Studies have shown bucks spend up to 50% of their time during hunting season in areas with no human disturbance. The takeaway? You need a sanctuary
We all need a sanctuary, a place where we feel safe and comfortable hanging out, sometimes alone and sometimes with a few friends. A refuge we can come home to and flop into bed after dinner, or a long night out on the town.
Old bucks need those shelters too.
It's the major bedding and security cover for the deer that live on or travel through your property. There are smaller satellite covers dotted around the woods that bucks use frequently, but here we're talking about the main safe zone.
In a Maryland study, researchers found that GPS-collared bucks were drawn like a magnet to a greenbrier-and-thorn copse that was basically impenetrable to humans. The only way you can get in is to find a deer trail and get on your hands and knees and go in there, said Dr. Mark Conner, who led the study.
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In the same project, the researchers found that another cover preferred by deer was a designated waterfowl sanctuary around ponds and marshes. It's almost the opposite of the other sanctuary, said Conner. It's very open, but like the (thicker) one, there is no human disturbance.
Conner and his team noted that the two areas were not only sanctuaries but also core areas where multiple bucks spent 50 percent of their time during the hunting season. Because there's no human disturbance.
Size doesn't really matter. Whether you hunt 800 acres or 100, scout out the thickest, roughest, most inhospitable spot and designate it as the sanctuary. That might be 200 nasty acres of an 800-acre forest, or a 20-acre rose thicket on 100 acres.
Ideally, your sanctuary will be located in or near the center of your land. As bucks travel to and from it on trails and in funnels from all points on the compass, you'll have many options for treestands and blinds on different winds. Also, the deeper into your property the cover, the farther it draws deer in from your neighbor's lands.
You can have the best security cover for miles, but if there is not quality feed nearby, deer will not stay there long or consistently. Crop fields in the vicinity are best, along with mixed hardwoods and mast. If food is scarce within a mile of your sanctuary, plan to put in some food plots next spring if you can.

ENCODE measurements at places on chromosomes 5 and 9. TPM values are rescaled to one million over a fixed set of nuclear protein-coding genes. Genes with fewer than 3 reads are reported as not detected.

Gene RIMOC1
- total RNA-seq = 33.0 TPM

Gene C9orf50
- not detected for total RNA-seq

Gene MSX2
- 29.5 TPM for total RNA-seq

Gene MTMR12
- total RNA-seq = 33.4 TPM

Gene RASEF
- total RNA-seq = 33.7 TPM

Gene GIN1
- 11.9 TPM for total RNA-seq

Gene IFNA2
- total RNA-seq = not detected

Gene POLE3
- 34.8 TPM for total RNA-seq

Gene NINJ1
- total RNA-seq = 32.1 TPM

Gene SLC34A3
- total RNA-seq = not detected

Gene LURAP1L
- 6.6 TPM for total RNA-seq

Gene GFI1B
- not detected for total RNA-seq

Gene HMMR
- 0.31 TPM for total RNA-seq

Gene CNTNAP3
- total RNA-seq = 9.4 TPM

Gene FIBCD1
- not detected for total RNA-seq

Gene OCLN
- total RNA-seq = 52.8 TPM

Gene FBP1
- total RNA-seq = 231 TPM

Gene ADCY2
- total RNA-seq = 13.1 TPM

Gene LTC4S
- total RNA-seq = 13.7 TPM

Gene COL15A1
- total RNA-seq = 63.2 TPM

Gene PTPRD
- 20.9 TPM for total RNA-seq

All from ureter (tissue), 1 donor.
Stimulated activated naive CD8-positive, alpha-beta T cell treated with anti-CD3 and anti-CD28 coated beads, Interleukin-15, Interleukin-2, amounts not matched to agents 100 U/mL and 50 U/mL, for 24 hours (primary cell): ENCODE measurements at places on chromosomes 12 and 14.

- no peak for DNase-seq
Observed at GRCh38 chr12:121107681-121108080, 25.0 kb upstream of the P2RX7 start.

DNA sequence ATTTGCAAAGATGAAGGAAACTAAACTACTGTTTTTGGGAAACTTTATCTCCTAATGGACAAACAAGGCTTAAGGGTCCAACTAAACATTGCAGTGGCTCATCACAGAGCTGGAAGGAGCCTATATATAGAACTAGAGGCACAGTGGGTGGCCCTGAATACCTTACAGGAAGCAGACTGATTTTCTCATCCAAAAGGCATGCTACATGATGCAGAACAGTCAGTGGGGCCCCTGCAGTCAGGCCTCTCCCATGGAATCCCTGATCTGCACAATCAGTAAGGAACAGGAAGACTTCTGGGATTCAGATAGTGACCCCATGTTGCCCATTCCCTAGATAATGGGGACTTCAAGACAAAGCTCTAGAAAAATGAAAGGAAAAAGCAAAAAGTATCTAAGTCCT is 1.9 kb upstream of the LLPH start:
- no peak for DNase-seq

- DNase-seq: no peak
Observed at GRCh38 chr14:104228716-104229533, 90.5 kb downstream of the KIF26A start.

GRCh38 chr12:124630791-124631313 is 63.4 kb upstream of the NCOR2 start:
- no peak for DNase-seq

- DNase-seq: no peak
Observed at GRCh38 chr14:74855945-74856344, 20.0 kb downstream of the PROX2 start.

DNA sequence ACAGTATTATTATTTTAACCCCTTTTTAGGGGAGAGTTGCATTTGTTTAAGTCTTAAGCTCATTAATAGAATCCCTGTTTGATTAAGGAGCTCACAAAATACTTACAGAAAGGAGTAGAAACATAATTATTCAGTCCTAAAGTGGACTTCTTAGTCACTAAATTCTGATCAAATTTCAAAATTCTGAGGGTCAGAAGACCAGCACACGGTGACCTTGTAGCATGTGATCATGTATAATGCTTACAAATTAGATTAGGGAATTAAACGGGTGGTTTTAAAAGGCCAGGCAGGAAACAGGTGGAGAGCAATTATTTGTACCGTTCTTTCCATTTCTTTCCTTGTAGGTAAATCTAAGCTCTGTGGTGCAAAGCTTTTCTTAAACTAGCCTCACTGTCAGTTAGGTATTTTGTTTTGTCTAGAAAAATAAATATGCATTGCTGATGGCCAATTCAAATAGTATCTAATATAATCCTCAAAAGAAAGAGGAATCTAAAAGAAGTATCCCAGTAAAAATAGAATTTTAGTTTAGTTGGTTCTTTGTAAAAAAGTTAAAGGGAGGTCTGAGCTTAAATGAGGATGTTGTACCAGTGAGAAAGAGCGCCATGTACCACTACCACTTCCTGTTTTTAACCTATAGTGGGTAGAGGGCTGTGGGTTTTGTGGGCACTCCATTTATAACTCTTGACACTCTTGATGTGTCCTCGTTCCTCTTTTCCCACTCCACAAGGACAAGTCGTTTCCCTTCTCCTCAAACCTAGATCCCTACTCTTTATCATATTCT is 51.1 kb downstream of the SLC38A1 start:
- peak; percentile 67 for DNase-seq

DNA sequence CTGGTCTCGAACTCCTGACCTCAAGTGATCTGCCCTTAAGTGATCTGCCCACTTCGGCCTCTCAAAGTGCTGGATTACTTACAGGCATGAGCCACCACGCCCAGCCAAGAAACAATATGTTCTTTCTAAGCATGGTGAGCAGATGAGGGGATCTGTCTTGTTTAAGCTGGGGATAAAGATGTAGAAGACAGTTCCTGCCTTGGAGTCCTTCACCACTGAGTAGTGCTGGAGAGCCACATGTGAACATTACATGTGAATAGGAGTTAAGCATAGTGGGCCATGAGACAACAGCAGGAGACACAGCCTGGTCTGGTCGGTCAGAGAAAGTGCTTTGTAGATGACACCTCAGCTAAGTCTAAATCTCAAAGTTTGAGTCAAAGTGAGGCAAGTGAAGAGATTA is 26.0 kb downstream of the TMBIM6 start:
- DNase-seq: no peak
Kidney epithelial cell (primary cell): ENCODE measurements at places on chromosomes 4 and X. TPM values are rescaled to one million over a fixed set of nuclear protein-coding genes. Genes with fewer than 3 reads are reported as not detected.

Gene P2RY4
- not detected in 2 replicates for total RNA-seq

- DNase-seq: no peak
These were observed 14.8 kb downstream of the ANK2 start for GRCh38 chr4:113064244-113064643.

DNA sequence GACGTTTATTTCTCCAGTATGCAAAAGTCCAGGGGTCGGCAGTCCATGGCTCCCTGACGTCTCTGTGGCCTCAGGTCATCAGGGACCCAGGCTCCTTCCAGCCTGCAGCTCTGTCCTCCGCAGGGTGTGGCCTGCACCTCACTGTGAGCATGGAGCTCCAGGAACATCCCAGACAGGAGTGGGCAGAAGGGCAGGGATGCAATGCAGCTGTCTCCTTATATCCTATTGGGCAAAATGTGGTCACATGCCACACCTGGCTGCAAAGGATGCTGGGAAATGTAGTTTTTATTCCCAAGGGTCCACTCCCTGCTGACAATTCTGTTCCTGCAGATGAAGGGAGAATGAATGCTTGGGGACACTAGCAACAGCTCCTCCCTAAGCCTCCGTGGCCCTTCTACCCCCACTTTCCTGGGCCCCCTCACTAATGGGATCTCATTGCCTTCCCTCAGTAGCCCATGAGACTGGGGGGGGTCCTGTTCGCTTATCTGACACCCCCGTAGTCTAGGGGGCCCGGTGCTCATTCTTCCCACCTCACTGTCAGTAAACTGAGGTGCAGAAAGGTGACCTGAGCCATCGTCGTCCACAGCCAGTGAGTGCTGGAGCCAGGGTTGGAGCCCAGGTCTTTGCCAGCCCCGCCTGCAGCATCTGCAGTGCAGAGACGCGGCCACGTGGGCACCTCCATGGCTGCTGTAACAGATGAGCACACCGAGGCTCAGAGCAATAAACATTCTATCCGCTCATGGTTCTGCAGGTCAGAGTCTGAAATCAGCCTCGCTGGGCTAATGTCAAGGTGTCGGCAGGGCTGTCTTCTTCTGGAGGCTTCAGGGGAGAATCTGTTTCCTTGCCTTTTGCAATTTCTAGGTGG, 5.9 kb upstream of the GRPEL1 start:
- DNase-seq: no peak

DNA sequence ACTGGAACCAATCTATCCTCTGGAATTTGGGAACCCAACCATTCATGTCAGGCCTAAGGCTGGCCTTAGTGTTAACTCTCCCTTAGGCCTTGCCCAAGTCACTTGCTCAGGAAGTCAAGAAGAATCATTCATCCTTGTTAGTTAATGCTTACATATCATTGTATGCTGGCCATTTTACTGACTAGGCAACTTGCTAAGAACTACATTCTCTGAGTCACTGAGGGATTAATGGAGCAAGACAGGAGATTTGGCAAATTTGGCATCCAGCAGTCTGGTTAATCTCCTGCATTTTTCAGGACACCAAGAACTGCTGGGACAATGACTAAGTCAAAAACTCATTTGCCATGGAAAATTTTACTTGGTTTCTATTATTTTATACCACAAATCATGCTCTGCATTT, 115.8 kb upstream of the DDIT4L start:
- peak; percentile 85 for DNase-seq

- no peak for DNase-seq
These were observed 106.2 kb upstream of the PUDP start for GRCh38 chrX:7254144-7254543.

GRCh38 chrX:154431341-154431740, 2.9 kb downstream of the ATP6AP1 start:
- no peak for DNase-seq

Capitalizing on a Sanctuary
Once you designate a cover as a buck sanctuary, never step a boot inside it. No scouting, no shed-hunting, no human disturbance. But if you're smart, you'll bowhunt the fringes of it.
Good access from downwind is critical, so use a steep creek, old logging road or the like to sneak in and hang stands. The cover and topography are different on every property. You might be able to close to within 60 yards of a sanctuary, or a stand in a rub-laced funnel 120 yards out might be safer and better. Use your gut to decide.
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Right now, in early October, I love to hunt the edges of a sanctuary where acorns fall, or where I've planted a narrow strip of green clover. Deer use the edges heavily when moving from bed to feed.
As the rut approaches, bucks cruise the edges, checking does as they go in and out of the bedding area. When bucks rut, you can push your setup closer to the cover, but only when the wind is perfect.
If you see an old buck cruising the fringes, and especially if he's heading into the cover, eight times out of 10 he'll circle downwind a ways and sniff for does and danger before he steps inside the bedroom. Work that into your setup.
Later, once gun season opens, you must post on a vantage that overlooks a main funnel into your sanctuary. When the rifles crack on neighboring lands, bucks will come to the safe haven you've left undisturbed on your side of the fence. Depending on the size and lay of the land, it might take a good buck two or three days to get there, but he will come. Keep watching.